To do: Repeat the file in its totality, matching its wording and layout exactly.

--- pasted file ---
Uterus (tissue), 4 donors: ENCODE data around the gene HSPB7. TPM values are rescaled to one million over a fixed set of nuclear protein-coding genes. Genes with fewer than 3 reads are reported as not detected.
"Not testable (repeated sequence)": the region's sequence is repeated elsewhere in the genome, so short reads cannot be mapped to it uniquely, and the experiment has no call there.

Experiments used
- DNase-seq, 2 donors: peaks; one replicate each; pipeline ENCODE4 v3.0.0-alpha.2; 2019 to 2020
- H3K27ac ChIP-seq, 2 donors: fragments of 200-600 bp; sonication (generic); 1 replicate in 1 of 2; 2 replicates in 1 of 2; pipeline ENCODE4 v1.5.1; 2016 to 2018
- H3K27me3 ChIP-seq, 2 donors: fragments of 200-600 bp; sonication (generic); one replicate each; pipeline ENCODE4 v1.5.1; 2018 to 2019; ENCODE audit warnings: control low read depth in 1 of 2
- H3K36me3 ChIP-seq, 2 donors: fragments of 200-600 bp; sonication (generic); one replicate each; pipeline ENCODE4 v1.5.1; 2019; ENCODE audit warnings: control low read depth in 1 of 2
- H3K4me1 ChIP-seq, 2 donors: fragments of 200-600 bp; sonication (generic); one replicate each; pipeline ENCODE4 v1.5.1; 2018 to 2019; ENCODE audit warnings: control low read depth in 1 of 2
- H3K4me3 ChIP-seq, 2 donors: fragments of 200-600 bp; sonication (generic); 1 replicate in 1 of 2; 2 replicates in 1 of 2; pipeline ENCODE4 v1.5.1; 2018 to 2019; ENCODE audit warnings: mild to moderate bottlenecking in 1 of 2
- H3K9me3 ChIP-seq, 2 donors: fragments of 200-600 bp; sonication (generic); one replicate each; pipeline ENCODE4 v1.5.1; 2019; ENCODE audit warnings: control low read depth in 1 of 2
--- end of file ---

Uterus (tissue), 4 donors: ENCODE data around the gene HSPB7. TPM values are rescaled to one million over a fixed set of nuclear protein-coding genes. Genes with fewer than 3 reads are reported as not detected.
"Not testable (repeated sequence)": the region's sequence is repeated elsewhere in the genome, so short reads cannot be mapped to it uniquely, and the experiment has no call there.

Experiments used
- DNase-seq, 2 donors: peaks; one replicate each; pipeline ENCODE4 v3.0.0-alpha.2; 2019 to 2020
- H3K27ac ChIP-seq, 2 donors: fragments of 200-600 bp; sonication (generic); 1 replicate in 1 of 2; 2 replicates in 1 of 2; pipeline ENCODE4 v1.5.1; 2016 to 2018
- H3K27me3 ChIP-seq, 2 donors: fragments of 200-600 bp; sonication (generic); one replicate each; pipeline ENCODE4 v1.5.1; 2018 to 2019; ENCODE audit warnings: control low read depth in 1 of 2
- H3K36me3 ChIP-seq, 2 donors: fragments of 200-600 bp; sonication (generic); one replicate each; pipeline ENCODE4 v1.5.1; 2019; ENCODE audit warnings: control low read depth in 1 of 2
- H3K4me1 ChIP-seq, 2 donors: fragments of 200-600 bp; sonication (generic); one replicate each; pipeline ENCODE4 v1.5.1; 2018 to 2019; ENCODE audit warnings: control low read depth in 1 of 2
- H3K4me3 ChIP-seq, 2 donors: fragments of 200-600 bp; sonication (generic); 1 replicate in 1 of 2; 2 replicates in 1 of 2; pipeline ENCODE4 v1.5.1; 2018 to 2019; ENCODE audit warnings: mild to moderate bottlenecking in 1 of 2
- H3K9me3 ChIP-seq, 2 donors: fragments of 200-600 bp; sonication (generic); one replicate each; pipeline ENCODE4 v1.5.1; 2019; ENCODE audit warnings: control low read depth in 1 of 2